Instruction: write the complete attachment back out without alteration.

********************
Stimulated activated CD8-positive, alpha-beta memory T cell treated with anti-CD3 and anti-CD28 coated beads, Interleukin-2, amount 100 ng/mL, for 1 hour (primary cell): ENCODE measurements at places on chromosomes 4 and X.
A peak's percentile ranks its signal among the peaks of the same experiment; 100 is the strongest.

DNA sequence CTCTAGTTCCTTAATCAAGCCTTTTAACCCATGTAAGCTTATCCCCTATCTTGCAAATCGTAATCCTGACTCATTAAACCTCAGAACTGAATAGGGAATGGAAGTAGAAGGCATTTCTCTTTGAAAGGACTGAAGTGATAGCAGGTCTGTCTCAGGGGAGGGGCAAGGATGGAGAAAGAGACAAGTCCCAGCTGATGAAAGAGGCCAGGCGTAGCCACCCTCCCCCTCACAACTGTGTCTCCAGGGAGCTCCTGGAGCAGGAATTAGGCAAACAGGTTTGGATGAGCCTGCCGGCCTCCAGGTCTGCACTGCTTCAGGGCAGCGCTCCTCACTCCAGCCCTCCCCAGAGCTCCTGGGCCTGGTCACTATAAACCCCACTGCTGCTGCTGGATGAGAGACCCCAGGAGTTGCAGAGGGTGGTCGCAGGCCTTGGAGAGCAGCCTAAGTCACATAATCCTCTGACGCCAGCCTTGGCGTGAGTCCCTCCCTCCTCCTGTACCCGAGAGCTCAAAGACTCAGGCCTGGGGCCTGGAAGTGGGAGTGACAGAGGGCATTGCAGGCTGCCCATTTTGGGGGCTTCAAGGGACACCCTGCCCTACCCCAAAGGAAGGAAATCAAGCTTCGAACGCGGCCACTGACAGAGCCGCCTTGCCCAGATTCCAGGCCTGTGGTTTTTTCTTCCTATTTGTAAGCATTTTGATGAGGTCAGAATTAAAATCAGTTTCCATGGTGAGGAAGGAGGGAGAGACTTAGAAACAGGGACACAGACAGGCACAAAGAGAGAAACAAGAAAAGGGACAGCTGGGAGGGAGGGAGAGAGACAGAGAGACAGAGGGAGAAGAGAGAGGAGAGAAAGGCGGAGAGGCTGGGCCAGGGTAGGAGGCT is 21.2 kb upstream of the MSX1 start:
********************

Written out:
Stimulated activated CD8-positive, alpha-beta memory T cell treated with anti-CD3 and anti-CD28 coated beads, Interleukin-2, amount 100 ng/mL, for 1 hour (primary cell): ENCODE measurements at places on chromosomes 4 and X.
A peak's percentile ranks its signal among the peaks of the same experiment; 100 is the strongest.

DNA sequence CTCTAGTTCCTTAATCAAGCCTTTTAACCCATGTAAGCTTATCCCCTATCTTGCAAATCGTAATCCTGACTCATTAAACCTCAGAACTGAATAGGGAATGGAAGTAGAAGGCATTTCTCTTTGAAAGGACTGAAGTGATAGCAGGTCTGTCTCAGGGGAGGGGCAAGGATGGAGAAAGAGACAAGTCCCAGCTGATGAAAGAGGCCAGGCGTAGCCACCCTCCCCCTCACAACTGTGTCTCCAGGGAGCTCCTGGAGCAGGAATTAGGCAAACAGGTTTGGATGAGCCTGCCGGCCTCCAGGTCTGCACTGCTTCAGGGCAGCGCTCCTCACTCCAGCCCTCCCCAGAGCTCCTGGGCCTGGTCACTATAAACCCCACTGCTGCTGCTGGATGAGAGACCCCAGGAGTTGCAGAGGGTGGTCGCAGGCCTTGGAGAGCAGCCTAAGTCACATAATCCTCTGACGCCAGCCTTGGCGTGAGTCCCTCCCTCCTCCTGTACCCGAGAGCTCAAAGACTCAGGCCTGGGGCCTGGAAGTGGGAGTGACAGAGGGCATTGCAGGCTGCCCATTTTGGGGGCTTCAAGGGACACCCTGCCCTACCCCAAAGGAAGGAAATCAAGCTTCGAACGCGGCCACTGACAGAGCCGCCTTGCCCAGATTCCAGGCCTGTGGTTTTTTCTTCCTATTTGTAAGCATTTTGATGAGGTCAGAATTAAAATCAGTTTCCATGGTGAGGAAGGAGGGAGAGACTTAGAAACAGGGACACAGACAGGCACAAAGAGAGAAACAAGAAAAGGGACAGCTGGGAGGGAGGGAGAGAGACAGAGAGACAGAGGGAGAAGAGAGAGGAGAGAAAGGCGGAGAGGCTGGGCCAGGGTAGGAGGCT is 21.2 kb upstream of the MSX1 start: